An accident at work can happen so fast, and yet it can change someone’s life permanently.
Sadly, many workplace accidents leave employees facing permanent illnesses or disabilities. These injuries can prevent workers from enjoying their life and everyday activities.
They can also keep individuals out of work and prevent them from providing for their family. And this can cause a lot of stress to weigh on someone’s shoulders.
Fortunately, employees can collect workers’ compensation benefits to cover their medical expenses and lost wages. But these benefits can also help injured employees find gainful work again.
An important note
We have recently discussed this topic in a past blog post. And it is critical to note that this benefit involves several complex details. So, it might be beneficial for individuals to consult an experienced workers’ compensation attorney to fully understand their rights and the process.
However, we can take a quick look at the personalized rehabilitation injured employees could receive.
You could be entitled to vocational rehabilitation
If a work injury leaves individuals with permanent injuries or disabilities, Maryland law allows covered employees to receive vocational rehabilitation (Maryland Code, Labor and Employment §9-672). These disabilities, ranging from a traumatic brain injury to the loss of a limb, can prevent individuals from returning to their original job.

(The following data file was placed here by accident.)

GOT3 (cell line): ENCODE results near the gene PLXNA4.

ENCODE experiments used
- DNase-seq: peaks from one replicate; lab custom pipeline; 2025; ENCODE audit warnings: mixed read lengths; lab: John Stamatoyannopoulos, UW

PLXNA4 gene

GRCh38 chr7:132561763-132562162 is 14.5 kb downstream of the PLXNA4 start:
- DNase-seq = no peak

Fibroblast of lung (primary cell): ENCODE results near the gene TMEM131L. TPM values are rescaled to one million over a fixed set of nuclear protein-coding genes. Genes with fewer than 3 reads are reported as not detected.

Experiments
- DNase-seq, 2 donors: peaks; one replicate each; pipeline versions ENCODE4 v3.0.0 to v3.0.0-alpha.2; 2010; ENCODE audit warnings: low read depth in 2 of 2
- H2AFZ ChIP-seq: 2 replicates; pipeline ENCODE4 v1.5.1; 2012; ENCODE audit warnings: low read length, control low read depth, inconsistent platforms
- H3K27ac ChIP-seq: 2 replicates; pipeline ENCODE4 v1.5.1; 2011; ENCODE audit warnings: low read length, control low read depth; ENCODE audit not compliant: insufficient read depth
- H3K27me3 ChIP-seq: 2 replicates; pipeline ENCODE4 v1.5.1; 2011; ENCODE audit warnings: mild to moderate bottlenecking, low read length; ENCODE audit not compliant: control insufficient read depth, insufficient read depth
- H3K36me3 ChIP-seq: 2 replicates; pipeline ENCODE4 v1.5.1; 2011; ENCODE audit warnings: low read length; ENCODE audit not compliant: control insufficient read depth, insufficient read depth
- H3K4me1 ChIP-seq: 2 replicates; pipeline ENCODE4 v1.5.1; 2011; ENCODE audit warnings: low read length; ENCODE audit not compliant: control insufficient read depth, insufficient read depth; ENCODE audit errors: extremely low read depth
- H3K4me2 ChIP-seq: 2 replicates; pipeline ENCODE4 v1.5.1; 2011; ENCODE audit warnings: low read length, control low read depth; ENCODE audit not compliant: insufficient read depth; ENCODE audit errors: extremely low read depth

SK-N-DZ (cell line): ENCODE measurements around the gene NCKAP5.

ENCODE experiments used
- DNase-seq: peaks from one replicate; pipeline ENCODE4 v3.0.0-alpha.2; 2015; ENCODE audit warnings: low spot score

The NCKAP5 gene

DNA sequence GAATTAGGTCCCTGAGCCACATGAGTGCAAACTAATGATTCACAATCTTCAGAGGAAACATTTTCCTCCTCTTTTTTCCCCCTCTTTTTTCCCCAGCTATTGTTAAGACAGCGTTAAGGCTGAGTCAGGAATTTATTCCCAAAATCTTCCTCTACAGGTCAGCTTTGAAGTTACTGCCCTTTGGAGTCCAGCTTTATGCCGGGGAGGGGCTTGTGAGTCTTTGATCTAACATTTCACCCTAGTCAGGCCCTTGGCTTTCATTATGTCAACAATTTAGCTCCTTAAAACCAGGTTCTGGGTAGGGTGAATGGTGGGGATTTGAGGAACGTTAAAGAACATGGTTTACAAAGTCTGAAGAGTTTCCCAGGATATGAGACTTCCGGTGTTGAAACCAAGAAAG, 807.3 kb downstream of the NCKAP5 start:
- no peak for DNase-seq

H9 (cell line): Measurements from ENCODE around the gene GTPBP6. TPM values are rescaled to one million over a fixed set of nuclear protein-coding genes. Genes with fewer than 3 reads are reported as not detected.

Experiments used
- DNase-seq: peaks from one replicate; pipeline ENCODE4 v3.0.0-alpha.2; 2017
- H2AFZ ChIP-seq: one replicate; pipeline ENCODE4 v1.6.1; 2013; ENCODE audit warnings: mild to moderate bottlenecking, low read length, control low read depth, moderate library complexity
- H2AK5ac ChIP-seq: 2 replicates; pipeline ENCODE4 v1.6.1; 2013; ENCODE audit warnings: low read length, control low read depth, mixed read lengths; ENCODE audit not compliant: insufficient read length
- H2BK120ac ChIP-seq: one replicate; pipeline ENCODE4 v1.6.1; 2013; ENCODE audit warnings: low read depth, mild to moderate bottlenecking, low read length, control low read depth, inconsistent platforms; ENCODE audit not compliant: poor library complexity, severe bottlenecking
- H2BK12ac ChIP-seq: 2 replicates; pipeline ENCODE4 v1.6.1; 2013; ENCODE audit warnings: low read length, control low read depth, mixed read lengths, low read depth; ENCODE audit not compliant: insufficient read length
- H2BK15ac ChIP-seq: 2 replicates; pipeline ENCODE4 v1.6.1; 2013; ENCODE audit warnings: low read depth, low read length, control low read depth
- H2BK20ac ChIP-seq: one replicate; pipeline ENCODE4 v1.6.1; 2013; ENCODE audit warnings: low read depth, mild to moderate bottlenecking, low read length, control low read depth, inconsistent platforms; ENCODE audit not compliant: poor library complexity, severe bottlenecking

For example, a serious fall on a construction site could leave a worker paralyzed from the waist down. This permanent injury could require them to use a wheelchair. And it is unlikely that they would be able to return to construction work.
Therefore, counselors will work with employees to find new gainful work.
But you must obtain a plan to find a new job
Counselors who provide vocational rehabilitation services will:
- Interview workers to understand their skills and abilities
- Examine the individual’s work history and experience
- Review the worker’s medical records to determine their needs
Then, they will create a detailed plan that is customized to meet that individual’s skills and past experience, as well as their current needs.
These counselors will always try to find work that:
- Relates to the employee’s original field or field of choice
- Has a similar salary to the previous job
However, if that is not possible, workers can receive training to work in a new field (Maryland Code, Labor and Employment § 9-673). The Workers’ Compensation Commission must approve any plan before individuals can move forward. But usually, this personalized plan can help individuals find meaningful work again and continue to provide for their families even after a severe work injury has changed their life.